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This package is still in development

This package contains modules describing different ecophysiological functions of plants, including processes such as photosynthesis, respiration, transpiration or phenology. They may be used as standalone or as a component of a plant growth model.


To install Ecophys.jl, you can use the following command:

] add Ecophys

Or, if you prefer the development version:

import Pkg
Pkg.add(url = "", rev = "master")


The module Photosynthesis contains functions to calculate leaf CO2 assimilation and stomatal conductance for C3 and C4 species, based on the work by Yin & Struik (2009, NJAS). To create a model, use the corresponding function (C3() or C4()) and pass the parameters as keyword arguments (they all have default values that correspond to Tables 2 the original publication):

using Ecophys
c3 = C3(Vcmax25 = 140.0)
c4 = C4(Vcmax25 = 140.0)

To compute CO2 assimilation and stomatal conductance, use the photosynthesis() function, passing the photosynthesis model and the environmental conditions as inputs (with defaults):

A_c3, gs_c3  = photosynthesis(c3, PAR = 100.0)
A_c4, gs_c4  = photosynthesis(c4, PAR = 100.0)

It is also possible to work with physical units using the Unitful.jl package. In such case, the functions C3Q() and C4Q should be used to create the model but now the parameters are stored as Quantity objects:

using Unitful.DefaultSymbols # import symbols for units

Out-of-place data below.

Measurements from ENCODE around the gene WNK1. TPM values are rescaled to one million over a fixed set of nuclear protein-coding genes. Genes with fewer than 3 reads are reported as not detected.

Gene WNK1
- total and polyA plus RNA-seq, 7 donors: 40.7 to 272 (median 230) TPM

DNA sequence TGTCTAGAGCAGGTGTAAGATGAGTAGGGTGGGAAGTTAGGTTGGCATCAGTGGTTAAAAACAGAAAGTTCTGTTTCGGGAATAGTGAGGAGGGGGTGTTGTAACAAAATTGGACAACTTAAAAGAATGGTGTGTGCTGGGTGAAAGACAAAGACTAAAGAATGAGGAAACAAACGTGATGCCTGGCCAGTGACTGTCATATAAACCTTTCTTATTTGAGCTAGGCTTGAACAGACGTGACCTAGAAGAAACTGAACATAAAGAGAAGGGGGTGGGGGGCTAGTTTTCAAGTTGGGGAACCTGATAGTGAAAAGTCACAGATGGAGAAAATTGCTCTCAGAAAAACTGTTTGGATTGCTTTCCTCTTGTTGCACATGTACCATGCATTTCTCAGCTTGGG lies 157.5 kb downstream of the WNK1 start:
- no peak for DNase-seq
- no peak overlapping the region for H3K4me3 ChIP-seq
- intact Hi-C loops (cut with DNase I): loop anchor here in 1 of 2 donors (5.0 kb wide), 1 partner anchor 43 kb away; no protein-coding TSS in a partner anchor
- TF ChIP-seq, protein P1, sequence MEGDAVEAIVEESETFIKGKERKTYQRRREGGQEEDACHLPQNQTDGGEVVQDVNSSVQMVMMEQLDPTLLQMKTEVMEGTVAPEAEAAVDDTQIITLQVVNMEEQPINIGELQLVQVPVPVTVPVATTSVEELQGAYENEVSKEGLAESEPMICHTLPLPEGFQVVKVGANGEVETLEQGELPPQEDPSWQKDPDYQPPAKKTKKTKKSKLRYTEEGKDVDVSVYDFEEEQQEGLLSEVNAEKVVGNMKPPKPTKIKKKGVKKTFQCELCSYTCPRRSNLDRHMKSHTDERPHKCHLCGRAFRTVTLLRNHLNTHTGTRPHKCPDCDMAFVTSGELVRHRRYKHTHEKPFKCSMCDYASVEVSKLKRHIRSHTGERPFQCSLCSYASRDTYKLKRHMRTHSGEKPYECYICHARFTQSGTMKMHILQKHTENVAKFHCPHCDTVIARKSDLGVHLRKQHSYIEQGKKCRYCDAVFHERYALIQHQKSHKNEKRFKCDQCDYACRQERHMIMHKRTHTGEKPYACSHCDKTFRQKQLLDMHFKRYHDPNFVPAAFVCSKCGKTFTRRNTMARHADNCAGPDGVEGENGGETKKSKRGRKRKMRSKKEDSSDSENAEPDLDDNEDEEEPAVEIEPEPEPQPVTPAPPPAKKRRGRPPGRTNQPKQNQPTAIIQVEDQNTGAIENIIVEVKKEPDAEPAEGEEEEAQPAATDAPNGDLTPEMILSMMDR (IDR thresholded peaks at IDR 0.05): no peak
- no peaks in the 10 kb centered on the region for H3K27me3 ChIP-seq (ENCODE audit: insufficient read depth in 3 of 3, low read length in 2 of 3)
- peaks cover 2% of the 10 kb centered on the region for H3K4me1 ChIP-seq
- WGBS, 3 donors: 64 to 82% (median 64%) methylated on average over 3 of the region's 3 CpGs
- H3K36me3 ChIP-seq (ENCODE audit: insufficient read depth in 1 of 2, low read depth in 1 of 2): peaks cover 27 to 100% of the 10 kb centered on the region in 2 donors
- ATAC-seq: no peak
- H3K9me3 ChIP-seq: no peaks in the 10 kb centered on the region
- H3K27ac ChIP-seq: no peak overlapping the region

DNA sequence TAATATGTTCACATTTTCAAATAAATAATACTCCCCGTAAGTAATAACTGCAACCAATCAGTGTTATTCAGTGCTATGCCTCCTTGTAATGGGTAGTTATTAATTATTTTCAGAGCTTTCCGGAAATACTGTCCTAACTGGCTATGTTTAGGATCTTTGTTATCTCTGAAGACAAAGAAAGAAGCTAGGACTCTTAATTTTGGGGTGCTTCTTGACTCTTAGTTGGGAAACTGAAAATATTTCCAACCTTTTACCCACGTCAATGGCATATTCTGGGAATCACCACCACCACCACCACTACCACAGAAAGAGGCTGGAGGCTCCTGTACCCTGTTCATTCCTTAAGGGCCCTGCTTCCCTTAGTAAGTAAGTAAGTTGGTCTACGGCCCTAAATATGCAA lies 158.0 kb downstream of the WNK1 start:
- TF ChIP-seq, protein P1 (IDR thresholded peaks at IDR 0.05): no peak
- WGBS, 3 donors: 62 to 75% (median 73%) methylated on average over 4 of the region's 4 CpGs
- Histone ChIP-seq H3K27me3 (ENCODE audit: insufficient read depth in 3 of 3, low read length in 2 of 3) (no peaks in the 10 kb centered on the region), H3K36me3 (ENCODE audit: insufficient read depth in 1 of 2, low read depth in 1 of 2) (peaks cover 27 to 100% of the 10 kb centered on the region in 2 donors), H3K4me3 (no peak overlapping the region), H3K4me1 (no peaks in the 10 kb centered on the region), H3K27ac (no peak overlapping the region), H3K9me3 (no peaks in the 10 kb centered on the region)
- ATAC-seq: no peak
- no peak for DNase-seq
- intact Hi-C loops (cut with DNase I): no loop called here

c3Q = C3Q(Vcmax25 = 140.0μmol/m^2/s)
c4Q = C4Q(Vcmax25 = 140.0μmol/m^2/s)

And the environmental conditions should be passed as Quantity objects (defaults are updated accordingly, see Unitful.jl documentation for details on how to create Quantity objects):

A_c3, gs_c3  = photosynthesis(c3Q, PAR = 100.0μmol/m^2/s)
A_c4, gs_c4  = photosynthesis(c4Q, PAR = 100.0μmol/m^2/s)

Leaf Energy Balance

Ecophys may also compute the leaf energy balance to couple photosynthesis, transpiration and leaf temperature. In addition to the models of photosynthesis and stomatal conductance mentioned in the above, additional models of boundary layer conductance and leaf optical properties are required.

Currently, only a simple model of optical properties is avaiable that defines the leaf absorptance in PAR and NIR and its emmisivity in the thermal domain. This model is created using the SimpleOptical() function (defaults are provided):

using Ecophys
opt = SimpleOptical(αPAR = 0.80)

Two models to compute the boundary layer conductance are available. They differ in the amount of information used regarding the geometry of the leaf. A simple model only accounts for the leaf characteristic length and is the most common approach (as before, a version that supports Quantity objects is also available):

gb = simplegb(d = 0.1)
gbQ = simplegbQ(d = 0.1m)

The second model is more complex as it takes into account the aspect ratio (length/width) of the leaf as well as its inclination angle. It will also distinguish between the boundary layer conductance of the front and back side of the leaf. This model relies on unpublished equations fitted to the data reviewed by Schuepp (1993, New Phyto):

gbang = gbAngle(d = 0.1, ang = π/4, ar = 0.1)
gbangQ = gbAngleQ(d = 0.1m, ang = π/4, ar = 0.1)

The leaf energy balance is then computed using solve_energy_balance() which will compute the leaf temperature that closes the energy balance as well as the corresponding CO2 assimilationa and transpiration:

Tleaf, A, Tr = solve_energy_balance(c3; gb = gb, opt = opt, PAR = 100.0, ws = 5.0)
TleafangQ, AangQ, TrangQ = solve_energy_balance(c3Q; gb = gbangQ, opt = opt, PAR = 100.0μmol/m^2/s, ws = 5.0m/s)